Within 6 h of core collection, all cores were in the laboratory, submerged and uncapped in site water. The cores were placed in one of four temperature tanks – control (23 ∘C), Δ−3 ∘C (20 ∘C), Δ+3 ∘C (25 ∘C), and Δ+5 ∘C (28 ∘C) – filled with ∼ 80 L of site water, with temperatures maintained and monitored via thermo-regulating aquarium pumps. Each tank had three cores (n= 3).
The ex situ study design allowed control of temperature, pCO2, and light that would be difficult to achieve in situ. Due to limited space, this investigation was conducted over 2 weeks with two complementary incubations repeated back to back. The incubation in the first week (9–12 January 2018) had cores in the four temperature tanks subjected to high pCO2 (∼ 1000 µatm), achieved with a CO2-enriched airstream (initially adjusted and set when attached to a LICOR LI-7000) bubbled into tank water via airstones and air pumps. The incubation in the second week (16–20 January 2018) maintained current pCO2 conditions (∼ 450 µatm) by circulating ambient laboratory air through the tank water via airstones and air pumps. An additional tank was included in week 1 alongside the high-pCO2 incubation. This tank was a control tank equivalent to the control tank present week 2, allowing for comparison of the two separate incubations (see Table 1 for details). The temperature and pCO2 manipulations were within 12 and 4 %, respectively, of their in situ ranges (see Sect. 2.1) to reduce any potential shock effect for the sediment community.
Water columns within cores were stirred at ∼ 60 rpm throughout the incubations via magnetic stir bars (∼ 5 cm above sediment surface) interacting with an external rotating magnet, ensuring water columns were well mixed whilst avoiding sediment disturbance (Ferguson et al., 2003, 2004). High-pressure sodium lamps (400 W; Philips Son-T Argo 400) were used to simulate mean daytime field conditions, providing ∼ 270–280 µmol quanta m−2 s−1 of photosynthetically active radiation at the water surface of the tanks. Lamps were turned on in the mornings in line with natural diel light cycling, following a similar in situ ∼ 12 h dark–12 h light cycle. Cores were pre-incubated at treatment conditions for 36–48 h, before solute-flux incubations. This pre-incubation period would be sufficient for three to six generations of the dominant microbial members of unvegetated estuarine sediments, diatoms, and cyanobacteria (Mori et al., 1996; Greene et al., 1992), allowing time for the microbial community to acclimatize to the new treatment conditions.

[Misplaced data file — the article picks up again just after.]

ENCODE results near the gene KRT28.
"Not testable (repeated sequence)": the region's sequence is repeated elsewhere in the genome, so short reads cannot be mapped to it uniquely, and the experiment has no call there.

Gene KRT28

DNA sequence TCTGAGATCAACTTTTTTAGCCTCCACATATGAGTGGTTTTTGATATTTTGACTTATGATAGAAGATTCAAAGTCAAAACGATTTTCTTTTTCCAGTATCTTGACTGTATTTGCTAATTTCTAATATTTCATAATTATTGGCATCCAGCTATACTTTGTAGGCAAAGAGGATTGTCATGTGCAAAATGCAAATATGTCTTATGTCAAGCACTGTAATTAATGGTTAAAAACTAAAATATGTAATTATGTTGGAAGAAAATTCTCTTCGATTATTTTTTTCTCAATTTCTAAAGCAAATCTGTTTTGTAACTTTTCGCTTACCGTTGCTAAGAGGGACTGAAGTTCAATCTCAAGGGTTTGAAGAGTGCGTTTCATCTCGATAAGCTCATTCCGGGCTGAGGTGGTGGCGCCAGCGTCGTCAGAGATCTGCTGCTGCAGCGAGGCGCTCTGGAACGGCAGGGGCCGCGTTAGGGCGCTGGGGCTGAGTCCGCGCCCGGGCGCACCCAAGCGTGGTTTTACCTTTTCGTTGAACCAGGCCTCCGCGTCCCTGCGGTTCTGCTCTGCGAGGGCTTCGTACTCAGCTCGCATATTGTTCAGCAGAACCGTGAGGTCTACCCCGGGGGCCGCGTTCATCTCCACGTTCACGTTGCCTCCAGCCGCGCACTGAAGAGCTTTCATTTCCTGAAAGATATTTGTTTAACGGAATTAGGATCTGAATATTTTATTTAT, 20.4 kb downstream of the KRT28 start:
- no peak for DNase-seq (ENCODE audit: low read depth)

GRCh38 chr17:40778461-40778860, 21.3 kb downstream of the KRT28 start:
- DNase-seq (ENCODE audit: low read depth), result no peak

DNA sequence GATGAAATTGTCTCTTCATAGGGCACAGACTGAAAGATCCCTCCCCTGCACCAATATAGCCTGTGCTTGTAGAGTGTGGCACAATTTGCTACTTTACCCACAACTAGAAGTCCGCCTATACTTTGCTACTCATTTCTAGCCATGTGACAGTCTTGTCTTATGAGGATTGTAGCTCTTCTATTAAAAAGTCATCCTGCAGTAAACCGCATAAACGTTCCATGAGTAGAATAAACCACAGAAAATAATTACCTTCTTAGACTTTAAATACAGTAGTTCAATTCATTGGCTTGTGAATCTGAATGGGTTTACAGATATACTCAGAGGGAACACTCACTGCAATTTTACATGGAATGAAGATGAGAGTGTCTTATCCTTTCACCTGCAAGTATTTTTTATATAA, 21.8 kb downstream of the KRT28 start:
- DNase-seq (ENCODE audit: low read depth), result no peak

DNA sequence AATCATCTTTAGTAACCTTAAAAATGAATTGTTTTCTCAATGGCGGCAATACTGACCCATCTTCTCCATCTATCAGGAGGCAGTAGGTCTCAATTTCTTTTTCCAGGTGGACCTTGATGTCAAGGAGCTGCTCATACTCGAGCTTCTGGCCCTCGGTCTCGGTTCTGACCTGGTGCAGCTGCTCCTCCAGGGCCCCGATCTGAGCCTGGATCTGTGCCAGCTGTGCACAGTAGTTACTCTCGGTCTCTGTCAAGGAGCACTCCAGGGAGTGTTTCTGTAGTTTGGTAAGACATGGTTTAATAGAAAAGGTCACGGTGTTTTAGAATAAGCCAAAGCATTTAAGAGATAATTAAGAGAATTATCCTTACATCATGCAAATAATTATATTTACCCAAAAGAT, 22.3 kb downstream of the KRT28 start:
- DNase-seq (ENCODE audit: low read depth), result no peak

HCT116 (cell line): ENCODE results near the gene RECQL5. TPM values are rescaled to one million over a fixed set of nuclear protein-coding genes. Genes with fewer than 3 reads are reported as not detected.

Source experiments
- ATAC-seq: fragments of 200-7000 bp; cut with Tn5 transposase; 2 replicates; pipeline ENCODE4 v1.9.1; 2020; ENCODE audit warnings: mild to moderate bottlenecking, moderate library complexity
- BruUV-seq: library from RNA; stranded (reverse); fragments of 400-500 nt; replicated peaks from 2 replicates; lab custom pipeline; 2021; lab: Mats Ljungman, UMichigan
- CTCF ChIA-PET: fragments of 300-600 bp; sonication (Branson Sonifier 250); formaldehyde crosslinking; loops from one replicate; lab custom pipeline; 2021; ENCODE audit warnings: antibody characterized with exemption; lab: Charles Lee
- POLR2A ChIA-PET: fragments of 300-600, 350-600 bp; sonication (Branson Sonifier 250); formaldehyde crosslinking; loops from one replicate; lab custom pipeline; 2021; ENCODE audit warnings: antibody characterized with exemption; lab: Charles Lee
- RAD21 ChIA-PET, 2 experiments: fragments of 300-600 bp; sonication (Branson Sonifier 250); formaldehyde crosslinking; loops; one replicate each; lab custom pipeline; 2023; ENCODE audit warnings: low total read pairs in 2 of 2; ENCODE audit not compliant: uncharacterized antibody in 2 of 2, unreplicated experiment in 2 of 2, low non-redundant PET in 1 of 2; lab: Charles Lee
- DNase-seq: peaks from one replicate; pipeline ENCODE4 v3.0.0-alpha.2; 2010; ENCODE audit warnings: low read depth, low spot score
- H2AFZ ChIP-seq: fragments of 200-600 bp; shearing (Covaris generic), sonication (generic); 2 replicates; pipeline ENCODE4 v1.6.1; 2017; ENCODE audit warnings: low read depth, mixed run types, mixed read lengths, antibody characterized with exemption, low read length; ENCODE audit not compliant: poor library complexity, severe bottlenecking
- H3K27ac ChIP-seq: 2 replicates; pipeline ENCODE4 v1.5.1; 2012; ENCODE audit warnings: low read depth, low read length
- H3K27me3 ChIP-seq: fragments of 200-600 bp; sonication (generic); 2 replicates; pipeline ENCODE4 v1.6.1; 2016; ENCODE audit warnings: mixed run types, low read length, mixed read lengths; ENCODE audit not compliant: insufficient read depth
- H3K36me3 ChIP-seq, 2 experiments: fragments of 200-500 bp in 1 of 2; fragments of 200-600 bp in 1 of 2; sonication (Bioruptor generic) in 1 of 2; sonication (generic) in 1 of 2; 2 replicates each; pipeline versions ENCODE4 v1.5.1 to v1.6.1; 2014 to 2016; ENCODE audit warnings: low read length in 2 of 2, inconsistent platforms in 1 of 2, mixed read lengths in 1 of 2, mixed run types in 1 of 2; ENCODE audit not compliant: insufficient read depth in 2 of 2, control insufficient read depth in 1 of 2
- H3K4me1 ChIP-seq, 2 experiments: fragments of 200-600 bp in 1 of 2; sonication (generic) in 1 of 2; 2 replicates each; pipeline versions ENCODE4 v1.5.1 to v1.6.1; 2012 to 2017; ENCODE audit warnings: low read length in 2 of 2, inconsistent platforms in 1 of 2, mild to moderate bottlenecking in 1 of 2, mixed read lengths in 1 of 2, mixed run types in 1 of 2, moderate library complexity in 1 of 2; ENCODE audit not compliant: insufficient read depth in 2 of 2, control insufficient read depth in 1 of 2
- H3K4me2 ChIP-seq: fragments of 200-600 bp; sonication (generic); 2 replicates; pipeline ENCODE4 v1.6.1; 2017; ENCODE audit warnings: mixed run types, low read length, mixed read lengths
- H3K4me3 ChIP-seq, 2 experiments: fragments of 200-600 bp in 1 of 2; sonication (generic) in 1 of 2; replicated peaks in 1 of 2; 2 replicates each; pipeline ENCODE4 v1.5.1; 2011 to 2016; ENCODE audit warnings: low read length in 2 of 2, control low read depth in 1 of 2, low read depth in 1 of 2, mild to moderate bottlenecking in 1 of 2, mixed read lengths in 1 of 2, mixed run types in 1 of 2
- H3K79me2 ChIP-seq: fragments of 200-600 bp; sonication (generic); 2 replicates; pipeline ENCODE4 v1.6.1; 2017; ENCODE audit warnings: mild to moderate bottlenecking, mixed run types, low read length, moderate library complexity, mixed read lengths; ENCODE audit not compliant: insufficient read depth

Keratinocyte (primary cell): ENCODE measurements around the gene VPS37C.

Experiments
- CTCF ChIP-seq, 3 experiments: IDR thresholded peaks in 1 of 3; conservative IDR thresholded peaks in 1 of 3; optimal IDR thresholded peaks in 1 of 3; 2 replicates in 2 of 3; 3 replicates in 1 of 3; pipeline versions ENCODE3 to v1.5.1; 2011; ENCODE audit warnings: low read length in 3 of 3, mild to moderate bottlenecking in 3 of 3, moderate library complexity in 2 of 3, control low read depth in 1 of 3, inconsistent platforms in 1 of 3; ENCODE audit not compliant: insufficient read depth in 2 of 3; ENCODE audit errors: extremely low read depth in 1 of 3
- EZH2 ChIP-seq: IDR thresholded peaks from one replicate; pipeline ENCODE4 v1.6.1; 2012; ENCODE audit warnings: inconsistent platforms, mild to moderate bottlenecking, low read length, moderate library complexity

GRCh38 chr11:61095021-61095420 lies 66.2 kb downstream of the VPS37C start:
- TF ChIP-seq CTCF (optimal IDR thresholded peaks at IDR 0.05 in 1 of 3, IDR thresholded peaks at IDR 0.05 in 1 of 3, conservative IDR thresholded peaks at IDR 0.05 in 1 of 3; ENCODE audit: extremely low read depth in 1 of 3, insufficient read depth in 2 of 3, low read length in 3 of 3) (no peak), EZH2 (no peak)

2.3.1 Solute-flux incubation